Philosophy on Candidate Experience:

The interview experience is a candidate’s first impression of a company’s brand. Even if you don’t end up hiring a candidate, you want them to leave with a positive view of the company.

Your company can make the interview experience special by making every interviewer responsible for personalizing the experience to the candidate. The Recruiter may ask both the Hiring Managers and Interviewers to text candidates after interviews, or even hop on a call with candidates before final interviews to help prepare them. You could also do virtual dinners with candidates to help them meet people in non-interview settings. These frequent personalized touchpoints from the Hiring Managers, Interviewers, and Recruiters will help you win candidates during the offer process.

Candidate Experience Guidelines:

In order to create a positive candidate experience, it’s important to adhere to these guidelines:

  • Experience is consistent across roles and candidates
  • Interviews include the right questions that are legal, relevant, and clear
  • Questions are structured and targeted to the role
  • Interviewers are prepared and present

Laptops in Interviews

Entering candidate feedback in a timely manner is important, but we also want to deliver an excellent candidate experience. Laptops are allowed while interviewing a candidate as long as you adhere to these guidelines:

  • Place notifications on “do not disturb”
  • Close all your windows and apps except the feedback form
  • Tell the candidate why you have your laptop open
  • Make eye contact and engage with the candidate
  • Use keywords to write down your feedback and fill in the blanks later. You should not be typing the entire time the candidate is speaking.
  • When interviewing, there are two goals: Evaluate the candidate and sell your company to the candidate. 25-30% of the time - interviewer talking
  • 70-75% of the time - candidate talking

How to Sell:

In order to sell your organization to a candidate you should be prepared to answer these questions:

  • Why did you join initially?
  • What keeps you here?
  • What’s one thing you’re working on and excited about?

How to Prepare for an Interview:

Before the Interview:

Have questions built out. If you don’t, work with your Recruiter and Hiring Manager to build them out.

Before going into an interview, ask yourself:

  • What am I assessing? What is the subject matter my interview covers?
  • How will I evaluate that? What follow-up questions might I need to ask?
  • What does a good answer look like? A great answer? A bad answer?
    • Talk to the Hiring Manager and your peers to practice asking and answering questions so you know what to look for in candidates.

During the Interview:

  • Introduce yourself and warm them up
    • Warm them up by asking a couple of softball questions so they feel comfortable.
    • Please review (and avoid) the illegal questions here.
  • Consider what the candidate needs
    • Bathroom break, food, water, etc.
  • Track the time
    • Interviewers are responsible for keeping track of the time and ending on time.
    • Plan on five minutes at the beginning for a warm-up/rapport building and 5-10 minutes at the end for the candidate to ask questions.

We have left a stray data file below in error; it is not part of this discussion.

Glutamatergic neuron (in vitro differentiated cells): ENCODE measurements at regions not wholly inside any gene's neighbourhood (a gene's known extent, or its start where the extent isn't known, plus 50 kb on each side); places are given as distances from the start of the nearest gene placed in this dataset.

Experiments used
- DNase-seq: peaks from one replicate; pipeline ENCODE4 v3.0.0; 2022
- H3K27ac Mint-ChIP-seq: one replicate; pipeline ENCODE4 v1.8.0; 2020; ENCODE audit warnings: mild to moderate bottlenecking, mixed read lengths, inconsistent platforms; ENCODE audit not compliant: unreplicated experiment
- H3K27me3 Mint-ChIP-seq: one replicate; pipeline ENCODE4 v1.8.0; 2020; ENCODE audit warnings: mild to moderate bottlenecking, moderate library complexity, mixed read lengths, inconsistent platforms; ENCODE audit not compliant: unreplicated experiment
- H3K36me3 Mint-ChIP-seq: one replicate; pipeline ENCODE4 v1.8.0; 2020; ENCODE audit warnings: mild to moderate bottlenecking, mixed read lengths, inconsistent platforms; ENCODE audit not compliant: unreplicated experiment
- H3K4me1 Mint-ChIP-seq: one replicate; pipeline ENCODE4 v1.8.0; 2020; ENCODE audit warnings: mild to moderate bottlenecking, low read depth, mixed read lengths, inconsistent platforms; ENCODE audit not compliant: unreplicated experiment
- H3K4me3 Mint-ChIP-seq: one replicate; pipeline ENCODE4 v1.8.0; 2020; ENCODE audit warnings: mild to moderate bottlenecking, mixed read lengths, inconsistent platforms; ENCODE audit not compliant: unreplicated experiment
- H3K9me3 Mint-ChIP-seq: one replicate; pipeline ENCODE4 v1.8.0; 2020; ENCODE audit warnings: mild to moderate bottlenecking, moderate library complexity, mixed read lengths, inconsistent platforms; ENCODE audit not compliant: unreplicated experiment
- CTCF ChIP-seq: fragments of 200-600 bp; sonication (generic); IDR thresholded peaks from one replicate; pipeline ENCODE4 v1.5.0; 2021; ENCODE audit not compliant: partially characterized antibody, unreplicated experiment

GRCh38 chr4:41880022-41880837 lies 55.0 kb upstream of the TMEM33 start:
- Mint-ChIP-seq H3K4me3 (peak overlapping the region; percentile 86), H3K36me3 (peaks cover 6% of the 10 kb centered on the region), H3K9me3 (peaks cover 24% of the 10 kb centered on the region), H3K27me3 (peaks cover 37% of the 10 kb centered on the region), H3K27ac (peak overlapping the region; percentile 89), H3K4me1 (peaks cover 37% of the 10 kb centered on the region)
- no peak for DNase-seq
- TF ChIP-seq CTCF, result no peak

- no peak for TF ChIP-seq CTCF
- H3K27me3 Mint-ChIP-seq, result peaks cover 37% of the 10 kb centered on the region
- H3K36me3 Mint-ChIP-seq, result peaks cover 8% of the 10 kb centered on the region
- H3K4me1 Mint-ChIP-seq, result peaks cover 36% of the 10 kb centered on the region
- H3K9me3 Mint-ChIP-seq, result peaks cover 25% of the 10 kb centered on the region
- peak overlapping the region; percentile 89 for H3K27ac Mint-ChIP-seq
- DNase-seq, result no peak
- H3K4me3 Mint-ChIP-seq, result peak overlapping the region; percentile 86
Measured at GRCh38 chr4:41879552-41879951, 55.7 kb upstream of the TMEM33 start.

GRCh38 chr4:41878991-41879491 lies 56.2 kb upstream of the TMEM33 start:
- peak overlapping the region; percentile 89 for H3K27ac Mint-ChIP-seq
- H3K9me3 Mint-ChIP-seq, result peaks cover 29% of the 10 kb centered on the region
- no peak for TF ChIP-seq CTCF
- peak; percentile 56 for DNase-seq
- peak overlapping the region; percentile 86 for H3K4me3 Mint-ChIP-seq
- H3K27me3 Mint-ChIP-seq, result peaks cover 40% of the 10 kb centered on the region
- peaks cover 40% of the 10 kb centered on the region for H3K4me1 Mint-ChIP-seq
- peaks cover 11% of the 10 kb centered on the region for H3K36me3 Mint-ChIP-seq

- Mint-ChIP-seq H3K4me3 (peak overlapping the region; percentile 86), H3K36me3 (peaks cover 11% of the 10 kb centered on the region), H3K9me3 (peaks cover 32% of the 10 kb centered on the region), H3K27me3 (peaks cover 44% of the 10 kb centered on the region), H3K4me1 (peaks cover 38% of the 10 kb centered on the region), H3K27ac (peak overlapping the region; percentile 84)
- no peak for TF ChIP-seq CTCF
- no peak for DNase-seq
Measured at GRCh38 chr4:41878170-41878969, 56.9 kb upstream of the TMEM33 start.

• Bonus: Slack/message the next interviewer when you’re wrapping up!

After the Interview:

Take a few minutes after the interview to write good quality feedback.

  • Good quality feedback is:
    • Timely
    • Thoroughly written
    • Uses concrete examples
    • Connected to your focus area
    • Stands on its own in a debrief
  • Be open-minded but decide for yourself. Be fearless and trust yourself.
  • Give your interview a score on the 1-4 scale.
    • Scoring guide:
      • 4: Great - Must hire; I would advocate to work with them
      • 3: Good - They can do the job and I would like working with them
      • 2: Weak - I’d need to be convinced they can do the job; as it stands I don’t believe they can. We should not move forward
      • 1: Very Weak - They cannot do the job and would set us back
      • 0: Did not interview
    • Red Flag; an observed behavior that is counter to a core value and/or lacking a skill that is a basic qualification for the role
    • Questions: unclear on whether an observed skill is a must or nice to have or got mixed signal on an area outside of interview role
      • Note: the ability to interview well may not mean the person can do the job. The opposite is also true. This is a question, not a red flag, and should not significantly impact your score.


See our playbook on Champions.


Use debriefs to share feedback, uncover any issues in the interview process, and ultimately make a decision on the candidate. If the decision is to move forward, then it’s also good to use the time discussing how to further sell the candidate on your company. Refrain from talking about feedback with coworkers before the debrief.

Best practices for debriefs:

  • Attend (and RSVP to the calendar invite)
  • Bring notes
  • Use evidence to support your points
  • Share the time - everyone should speak
    • Best practice is to keep your feedback to ~90 seconds
  • Avoid conforming to others' opinions. You’re assessing the area of focus for YOUR interview.
    • Come with an opinion about your focus area
  • Polarizing feedback is better than a soft/neutral yes (try to give 4’s or 1’s when possible)
  • If you’re senior/influential, be mindful of sharing last as to not influence others

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